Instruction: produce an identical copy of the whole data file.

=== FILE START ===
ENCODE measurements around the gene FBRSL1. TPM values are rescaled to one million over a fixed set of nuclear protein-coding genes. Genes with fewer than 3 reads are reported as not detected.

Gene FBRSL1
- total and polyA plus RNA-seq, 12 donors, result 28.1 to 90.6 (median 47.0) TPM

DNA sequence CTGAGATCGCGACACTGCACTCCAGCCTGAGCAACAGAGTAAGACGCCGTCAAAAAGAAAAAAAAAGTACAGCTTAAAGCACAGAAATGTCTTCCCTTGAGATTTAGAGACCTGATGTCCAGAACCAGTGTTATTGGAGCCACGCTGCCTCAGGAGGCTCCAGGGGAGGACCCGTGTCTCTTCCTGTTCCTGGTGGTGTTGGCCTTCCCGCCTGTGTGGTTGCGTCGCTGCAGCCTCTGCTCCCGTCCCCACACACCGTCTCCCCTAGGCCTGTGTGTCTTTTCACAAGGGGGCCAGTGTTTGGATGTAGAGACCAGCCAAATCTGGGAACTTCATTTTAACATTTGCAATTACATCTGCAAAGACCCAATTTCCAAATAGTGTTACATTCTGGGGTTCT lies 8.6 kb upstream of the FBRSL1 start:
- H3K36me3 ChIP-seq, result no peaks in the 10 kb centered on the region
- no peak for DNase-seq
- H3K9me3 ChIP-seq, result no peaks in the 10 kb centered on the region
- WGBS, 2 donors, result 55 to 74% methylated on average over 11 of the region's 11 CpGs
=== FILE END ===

ENCODE measurements around the gene FBRSL1. TPM values are rescaled to one million over a fixed set of nuclear protein-coding genes. Genes with fewer than 3 reads are reported as not detected.

Gene FBRSL1
- total and polyA plus RNA-seq, 12 donors, result 28.1 to 90.6 (median 47.0) TPM

DNA sequence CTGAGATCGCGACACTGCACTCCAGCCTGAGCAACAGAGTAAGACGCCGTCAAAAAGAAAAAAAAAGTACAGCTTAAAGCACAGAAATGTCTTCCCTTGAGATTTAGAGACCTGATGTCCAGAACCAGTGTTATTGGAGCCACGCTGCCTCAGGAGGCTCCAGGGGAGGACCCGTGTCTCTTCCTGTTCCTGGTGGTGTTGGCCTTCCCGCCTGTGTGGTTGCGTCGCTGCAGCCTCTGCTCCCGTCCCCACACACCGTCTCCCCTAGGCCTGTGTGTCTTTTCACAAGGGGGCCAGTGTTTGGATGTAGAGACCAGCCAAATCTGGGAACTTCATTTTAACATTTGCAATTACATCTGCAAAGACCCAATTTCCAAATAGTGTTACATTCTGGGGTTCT lies 8.6 kb upstream of the FBRSL1 start:
- H3K36me3 ChIP-seq, result no peaks in the 10 kb centered on the region
- no peak for DNase-seq
- H3K9me3 ChIP-seq, result no peaks in the 10 kb centered on the region
- WGBS, 2 donors, result 55 to 74% methylated on average over 11 of the region's 11 CpGs